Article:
If It Stops At All

That happened.

I don’t want to ignite any controversy here, but I’m just going to come out and say it: I prefer Rick Springfield’s 1981 single “Love Is Alright Tonight” to his signature hit “Jessie’s Girl.” I know that this probably sounds like blasphemy to a lot of the Springfield purists out there, but I hope you can understand that this is merely a difference of opinion and that I mean no offense to anyone.

I had “Love Is Alright Tonight” stuck in my head for much of last week. For the record, it’s not an 80s pop hit about terrorist attacks, fertilizer plant explosions, poisoned envelopes, and shootouts – it’s just a song about a guy who’s eager to clock off work and take his girl out for a night of shenanigans. But as I grimly read casualty figures and listened to gunfire and explosions on the Boston police scanner, one line from the song kept echoing in my head:

"Everyone's sayin' the sky's gonna fall,
Don't know where it's gonna stop if it stops at all.
I know the world’s goin’ crazy tonight,
I hope it holds together for one more night.”

I took a pretty defiant tone in Wednesday night’s update – I was sad, but decidedly un-terrorized by the goings on of the week thus far. At the time, of course, I was only processing one terrorist attack and one unemployed Elvis impersonator sending poisoned letters to elected officials.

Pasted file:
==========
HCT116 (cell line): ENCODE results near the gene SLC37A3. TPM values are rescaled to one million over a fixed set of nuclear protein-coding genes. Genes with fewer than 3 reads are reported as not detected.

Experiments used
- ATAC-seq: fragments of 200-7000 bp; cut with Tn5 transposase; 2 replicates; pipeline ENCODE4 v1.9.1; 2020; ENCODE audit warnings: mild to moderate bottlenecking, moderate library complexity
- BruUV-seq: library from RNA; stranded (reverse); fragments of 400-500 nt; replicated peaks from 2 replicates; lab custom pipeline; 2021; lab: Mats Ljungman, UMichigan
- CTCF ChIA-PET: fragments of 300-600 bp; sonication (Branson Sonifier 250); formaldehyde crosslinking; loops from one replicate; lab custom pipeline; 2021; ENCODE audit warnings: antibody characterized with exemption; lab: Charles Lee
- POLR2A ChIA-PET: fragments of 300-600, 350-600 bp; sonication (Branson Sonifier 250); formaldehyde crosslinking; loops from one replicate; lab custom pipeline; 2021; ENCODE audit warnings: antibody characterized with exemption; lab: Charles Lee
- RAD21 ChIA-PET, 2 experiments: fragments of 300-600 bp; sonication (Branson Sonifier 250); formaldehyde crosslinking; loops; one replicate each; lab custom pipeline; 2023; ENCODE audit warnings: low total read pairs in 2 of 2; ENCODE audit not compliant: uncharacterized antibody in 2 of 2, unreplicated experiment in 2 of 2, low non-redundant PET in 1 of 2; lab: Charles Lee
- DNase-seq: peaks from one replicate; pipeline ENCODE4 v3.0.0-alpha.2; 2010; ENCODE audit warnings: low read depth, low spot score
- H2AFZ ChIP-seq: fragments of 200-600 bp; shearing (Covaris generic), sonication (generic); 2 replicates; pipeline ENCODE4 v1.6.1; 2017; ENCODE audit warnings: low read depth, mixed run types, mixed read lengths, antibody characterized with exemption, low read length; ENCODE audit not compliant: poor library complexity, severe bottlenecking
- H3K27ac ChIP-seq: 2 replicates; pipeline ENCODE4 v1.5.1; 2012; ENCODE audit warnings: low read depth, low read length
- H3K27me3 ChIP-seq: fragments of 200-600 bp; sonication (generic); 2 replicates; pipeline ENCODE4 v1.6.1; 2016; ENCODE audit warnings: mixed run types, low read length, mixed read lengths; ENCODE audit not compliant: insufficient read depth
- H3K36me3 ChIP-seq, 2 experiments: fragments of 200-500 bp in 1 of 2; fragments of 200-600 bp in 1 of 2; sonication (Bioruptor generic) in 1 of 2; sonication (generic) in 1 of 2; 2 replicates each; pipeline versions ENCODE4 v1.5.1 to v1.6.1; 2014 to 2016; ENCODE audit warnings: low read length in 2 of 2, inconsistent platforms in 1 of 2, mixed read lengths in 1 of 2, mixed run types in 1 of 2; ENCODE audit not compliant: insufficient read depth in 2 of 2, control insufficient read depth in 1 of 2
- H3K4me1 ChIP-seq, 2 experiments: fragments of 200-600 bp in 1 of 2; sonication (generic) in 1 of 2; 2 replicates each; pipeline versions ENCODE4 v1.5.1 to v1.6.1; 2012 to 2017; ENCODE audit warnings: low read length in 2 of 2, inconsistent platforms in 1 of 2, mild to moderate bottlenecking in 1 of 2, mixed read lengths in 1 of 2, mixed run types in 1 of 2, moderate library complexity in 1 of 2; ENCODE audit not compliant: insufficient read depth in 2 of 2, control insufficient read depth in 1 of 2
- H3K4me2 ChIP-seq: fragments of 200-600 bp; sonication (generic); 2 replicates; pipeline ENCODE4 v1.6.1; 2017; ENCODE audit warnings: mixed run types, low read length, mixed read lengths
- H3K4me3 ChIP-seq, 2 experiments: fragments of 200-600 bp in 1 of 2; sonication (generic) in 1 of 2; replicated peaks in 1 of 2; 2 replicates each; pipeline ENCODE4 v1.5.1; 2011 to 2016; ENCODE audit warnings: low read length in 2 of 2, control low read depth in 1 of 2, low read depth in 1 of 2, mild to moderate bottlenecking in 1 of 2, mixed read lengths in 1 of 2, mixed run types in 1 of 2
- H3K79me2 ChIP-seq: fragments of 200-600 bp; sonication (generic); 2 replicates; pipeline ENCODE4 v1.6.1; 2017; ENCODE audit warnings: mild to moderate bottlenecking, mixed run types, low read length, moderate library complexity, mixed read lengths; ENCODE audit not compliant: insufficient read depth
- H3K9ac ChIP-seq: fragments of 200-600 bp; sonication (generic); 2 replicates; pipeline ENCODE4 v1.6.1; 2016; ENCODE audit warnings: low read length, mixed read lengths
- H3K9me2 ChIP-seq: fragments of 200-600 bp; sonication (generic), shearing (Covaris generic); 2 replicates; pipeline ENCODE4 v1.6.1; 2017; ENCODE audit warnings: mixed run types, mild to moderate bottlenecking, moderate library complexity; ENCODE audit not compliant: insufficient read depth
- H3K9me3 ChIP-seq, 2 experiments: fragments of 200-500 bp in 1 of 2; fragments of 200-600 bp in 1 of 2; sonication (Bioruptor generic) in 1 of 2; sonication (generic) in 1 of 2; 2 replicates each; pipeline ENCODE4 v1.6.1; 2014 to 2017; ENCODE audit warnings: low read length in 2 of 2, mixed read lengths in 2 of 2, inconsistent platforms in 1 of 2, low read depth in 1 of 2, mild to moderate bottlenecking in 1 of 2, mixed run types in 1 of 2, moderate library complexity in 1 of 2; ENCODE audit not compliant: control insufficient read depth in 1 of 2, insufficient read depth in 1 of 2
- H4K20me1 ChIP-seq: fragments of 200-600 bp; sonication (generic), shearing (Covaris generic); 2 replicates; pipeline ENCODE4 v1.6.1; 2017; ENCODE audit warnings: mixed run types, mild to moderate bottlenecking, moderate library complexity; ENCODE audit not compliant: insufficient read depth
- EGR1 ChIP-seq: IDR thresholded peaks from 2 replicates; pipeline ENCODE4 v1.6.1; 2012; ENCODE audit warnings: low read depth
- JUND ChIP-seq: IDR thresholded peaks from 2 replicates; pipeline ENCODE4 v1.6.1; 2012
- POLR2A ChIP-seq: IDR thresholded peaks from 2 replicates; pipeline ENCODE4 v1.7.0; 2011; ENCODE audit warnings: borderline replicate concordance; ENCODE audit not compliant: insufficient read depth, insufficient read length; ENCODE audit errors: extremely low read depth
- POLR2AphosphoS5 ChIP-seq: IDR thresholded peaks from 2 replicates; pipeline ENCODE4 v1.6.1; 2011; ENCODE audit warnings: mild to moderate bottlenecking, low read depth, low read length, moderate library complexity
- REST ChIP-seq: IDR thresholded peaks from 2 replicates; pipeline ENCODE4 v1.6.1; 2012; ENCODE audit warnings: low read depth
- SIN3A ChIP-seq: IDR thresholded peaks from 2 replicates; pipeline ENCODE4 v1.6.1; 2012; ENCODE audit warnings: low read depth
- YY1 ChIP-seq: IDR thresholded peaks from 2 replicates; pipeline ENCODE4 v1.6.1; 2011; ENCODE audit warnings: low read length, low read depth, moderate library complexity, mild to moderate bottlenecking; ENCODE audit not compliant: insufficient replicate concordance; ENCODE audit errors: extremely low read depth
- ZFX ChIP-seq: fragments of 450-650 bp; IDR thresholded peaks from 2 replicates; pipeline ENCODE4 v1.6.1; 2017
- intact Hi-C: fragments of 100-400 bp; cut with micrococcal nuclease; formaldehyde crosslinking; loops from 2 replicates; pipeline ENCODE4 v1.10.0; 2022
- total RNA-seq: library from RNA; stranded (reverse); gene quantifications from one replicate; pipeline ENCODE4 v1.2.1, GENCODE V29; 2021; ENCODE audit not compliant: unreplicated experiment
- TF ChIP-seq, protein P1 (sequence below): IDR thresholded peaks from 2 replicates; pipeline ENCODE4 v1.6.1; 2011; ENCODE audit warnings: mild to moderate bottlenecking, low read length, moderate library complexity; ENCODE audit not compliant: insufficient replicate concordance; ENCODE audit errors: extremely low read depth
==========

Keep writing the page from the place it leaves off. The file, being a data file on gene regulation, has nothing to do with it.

24 hours later, I found myself feeling sufficiently terrorized. The fertilizer plant exploding and wiping a town off the map was pretty scary, but what really did it was when I came home the following evening to discover that all the thoughts and prayers America had sent to Boston still weren’t enough to stop some terrible hybrid of The Town and Grand Theft Auto.

The root of my terror wasn’t the idea that terrorists might descend on Northern Los Angeles and kill me personally – while we do have a pretty nice Ralphs and a couple of Zagat-rated sushi places here in Studio City it’s still not the sort of high value target a terrorist dreams of. The root of my terror was that I didn’t know when the terrible things were going to stop.

I imagine that this past week was similar to what living in Australia must be like – everything was trying to kill us. If it could explode, it exploded. You remember that super deadly poison they made on Breaking Bad? Well, somebody’s been mailing it to people, so don’t touch any envelopes. The entire city of Boston basically reenacted The Siege, a crappy movie I thought was completely implausible until like three days ago.

Terror, I think, comes from uncertainty. On Wednesday night I was certain that everything was said and done – we were mourning the dead and caring for the injured and the authorities were investigating the bombing. Based on what I’d learned from 9/11, I figured we’d have a solid decade of sketchy intelligence and war crimes before anybody got brought to justice.

When I heard about the Texas explosion, though, my worldview changed. A horrific explosion coming right on the heels of another horrific explosion, outside of Waco, nearing the 20th anniversary of the Waco siege… I immediately decided that this and Boston were part of an ongoing terrorist attack coordinated by multiple American right-wing militias – otherwise known as a 2nd-rate spec script for Homeland.*